"The Culk," as I like to call him, was a child star on par with Shirley Temple back in the mid- 1990s, and Home Alone 2 is a perfect showcase for just how smarmy he could be. Joe Pesci and Daniel Stern are much more entertaining, even if they solely exist to be human crash test dummies here. Pesci is like a more explosive Moe from The Three Stooges, and I love it when he mumbles family-friendly PG curses, like "maddafraddasonofabadda." And Stern, with wild-eyed, maniacal glee, is a doofus for the ages, an imbecile who deserves his own hour-long episode of World's Dumbest Criminals. In fact, all of the adults in the film—including Kevin's parents, played by Catherine O'Hara and John Heard—are portrayed as irresponsible, blithering, moronic, or emotionally maladjusted, whereas Kevin is smart enough trick a concierge into letting him check into a hotel room, mature enough to help a homeless woman learn to trust people again, and good-hearted enough to defend a children's hospital against a couple of brainless criminals. Such a kid-centric perspective can really only be appreciated by kids, and the lack of respect for adults may be a point of contention for parents who carefully monitor the moral fiber of the cinematic fare their children consume.
Home Alone 2: Lost in New York Blu-ray, Video Quality
Home Alone 2: Lost in New York arrives on Blu-ray 17 years after first screening in theaters, and considering the early-1990s vintage of the source material, the film's 1080p/AVC- encoded transfer looks swell. The print itself is very clean, with hardly any specks or flecks or other blemishes, and though grain levels fluctuate throughout the film—at their heaviest during some of the indoor scenes, like Kevin's parents at the Floridian police station—I never found the grain to be overtly distracting. The film goes for a realistic color palette that largely presents New York as it is, and holiday colors are expectedly in abundance. Since much of the film takes place at night, it's important that black levels are properly attuned, and for the most part, they are. I was worried that the scenes in Kevin's uncle's Brownstone would be too dark, but there's really only a little bit of crush and I found that I could make out all the necessary details. Overall clarity is good, but not necessarily great. There are some occasional soft shots, but most close-ups show a good deal of facial and clothing texture. I did, however, notice what seems to be some minor edge enhancement during a few scenes, giving the image a slightly artificial quality. Aside from that, and some negligible contrast wavering during a few aerial shots, I was pleased by Lost in New York's look.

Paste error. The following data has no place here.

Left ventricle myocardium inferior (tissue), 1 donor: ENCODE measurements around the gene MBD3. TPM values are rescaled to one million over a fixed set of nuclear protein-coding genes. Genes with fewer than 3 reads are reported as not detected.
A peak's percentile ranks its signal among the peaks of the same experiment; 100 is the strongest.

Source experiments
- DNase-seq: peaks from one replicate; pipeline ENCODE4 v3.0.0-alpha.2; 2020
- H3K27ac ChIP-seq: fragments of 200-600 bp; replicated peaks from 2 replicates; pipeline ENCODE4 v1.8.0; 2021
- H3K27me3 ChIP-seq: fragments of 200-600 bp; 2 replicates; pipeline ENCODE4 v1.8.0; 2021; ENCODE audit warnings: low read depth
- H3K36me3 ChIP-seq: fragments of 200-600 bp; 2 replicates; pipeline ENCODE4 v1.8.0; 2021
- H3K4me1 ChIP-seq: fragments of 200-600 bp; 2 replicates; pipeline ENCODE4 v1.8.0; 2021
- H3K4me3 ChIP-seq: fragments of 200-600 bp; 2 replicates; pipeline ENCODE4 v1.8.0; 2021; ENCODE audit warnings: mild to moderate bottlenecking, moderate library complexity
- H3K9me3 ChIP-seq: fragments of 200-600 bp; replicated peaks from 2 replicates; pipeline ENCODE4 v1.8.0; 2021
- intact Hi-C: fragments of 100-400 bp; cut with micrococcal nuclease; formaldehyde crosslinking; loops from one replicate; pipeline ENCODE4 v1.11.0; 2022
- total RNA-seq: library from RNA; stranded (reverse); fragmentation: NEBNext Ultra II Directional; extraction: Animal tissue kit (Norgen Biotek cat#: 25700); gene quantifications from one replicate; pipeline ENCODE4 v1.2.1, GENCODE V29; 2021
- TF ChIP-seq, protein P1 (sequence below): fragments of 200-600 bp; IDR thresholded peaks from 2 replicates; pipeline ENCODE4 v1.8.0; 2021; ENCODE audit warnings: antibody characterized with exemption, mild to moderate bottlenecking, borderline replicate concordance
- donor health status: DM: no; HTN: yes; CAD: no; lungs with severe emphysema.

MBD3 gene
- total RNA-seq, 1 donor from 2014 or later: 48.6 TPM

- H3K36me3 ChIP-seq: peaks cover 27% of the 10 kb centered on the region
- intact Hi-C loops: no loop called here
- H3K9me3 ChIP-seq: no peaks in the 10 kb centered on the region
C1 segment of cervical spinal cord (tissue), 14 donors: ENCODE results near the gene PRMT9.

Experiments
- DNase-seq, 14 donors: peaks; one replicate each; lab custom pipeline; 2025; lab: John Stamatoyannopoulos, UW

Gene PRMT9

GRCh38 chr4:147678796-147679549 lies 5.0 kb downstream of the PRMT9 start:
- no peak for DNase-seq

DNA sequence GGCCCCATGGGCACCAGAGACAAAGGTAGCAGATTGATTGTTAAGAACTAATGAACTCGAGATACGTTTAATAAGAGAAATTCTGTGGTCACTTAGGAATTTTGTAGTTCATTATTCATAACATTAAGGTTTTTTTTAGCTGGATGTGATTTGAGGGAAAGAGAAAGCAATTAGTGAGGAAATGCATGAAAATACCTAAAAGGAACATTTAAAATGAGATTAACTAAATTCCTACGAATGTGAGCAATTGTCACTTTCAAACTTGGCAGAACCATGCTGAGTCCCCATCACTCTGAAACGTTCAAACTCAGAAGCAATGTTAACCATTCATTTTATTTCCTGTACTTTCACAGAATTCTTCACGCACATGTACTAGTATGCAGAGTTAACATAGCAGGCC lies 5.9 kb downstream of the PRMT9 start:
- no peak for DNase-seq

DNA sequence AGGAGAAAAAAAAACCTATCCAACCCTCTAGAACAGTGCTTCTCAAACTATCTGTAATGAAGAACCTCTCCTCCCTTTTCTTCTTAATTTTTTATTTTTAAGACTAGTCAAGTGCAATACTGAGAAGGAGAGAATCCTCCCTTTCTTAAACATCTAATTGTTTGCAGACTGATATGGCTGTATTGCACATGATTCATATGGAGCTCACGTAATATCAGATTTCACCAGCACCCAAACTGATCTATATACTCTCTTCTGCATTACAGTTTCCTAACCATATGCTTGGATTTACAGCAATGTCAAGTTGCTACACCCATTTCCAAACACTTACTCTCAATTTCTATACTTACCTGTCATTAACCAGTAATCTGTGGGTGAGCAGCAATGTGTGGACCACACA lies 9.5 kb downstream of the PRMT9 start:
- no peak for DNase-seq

Home Alone 2: Lost in New York Blu-ray, Audio Quality
"That was the sound of a tool chest falling down the stairs."
One of the highlights of the film is John Williams' frantic holiday-themed score, and it gets a proper treatment here with a decent DTS-HD Master Audio 5.1 surround track. Bright horns stab and squeal, strings jump up and down staccato stair steps, bells and xylophones chime with Christmas cheer, and the reedy timbres of woodwinds sound clear and defined. The score bleeds pleasingly into the rear channels, where it's often joined by environmental ambience, like the hustle and bustle of airport chatter, the cooing and fluttering of pigeons, big thunderclaps, heavy rain, and the mechanical whirring, buzzing sounds of Duncan's Toy Shop. Some of the foleyed tumbles and body-blows that Marv and Harry take are a bit boxy and over-the-top, but the sound design plays into the whole "live-action cartoon" feeling of the film. Vocals are prioritized well, and you'll have no trouble comprehending dialogue during even the most audibly hectic scenes. The only audio hiccup I caught was at 17:14, where you'll hear rain beat down in the rears, cut out suddenly for a split second—for no reason—and then resume once again. Otherwise, the track is stable and dynamically solid, even if it doesn't necessarily deliver any explicitly impressive sonic theatrics.
Home Alone 2: Lost in New York Blu-ray, Special Features and Extras
All you get in your supplementary stocking are trailers for Home Alone (1080p), Home Alone 2 (SD), and Home Alone 3 (SD).
Home Alone 2: Lost in New York Blu-ray, Overall Score and Recommendation
No, Home Alone 2: Lost in New York isn't nearly as mind-blowingly awesome and hilarious to me now as it was when I was 10. In fact, the film only tickled my funny bone once or twice this time around. Judging by the inflation of maturity levels among kids these days—there are now 10 year-olds using social networking sites—the default age for proper enjoyment of Home Alone 2 may now be in the 5 to 9 range. If you're an adult looking to pick up the film for the nostalgia factor, you may be disappointed, but if you've got a young kid who's into pranks and hijinks, this could be one of those discs that gets constant rotation.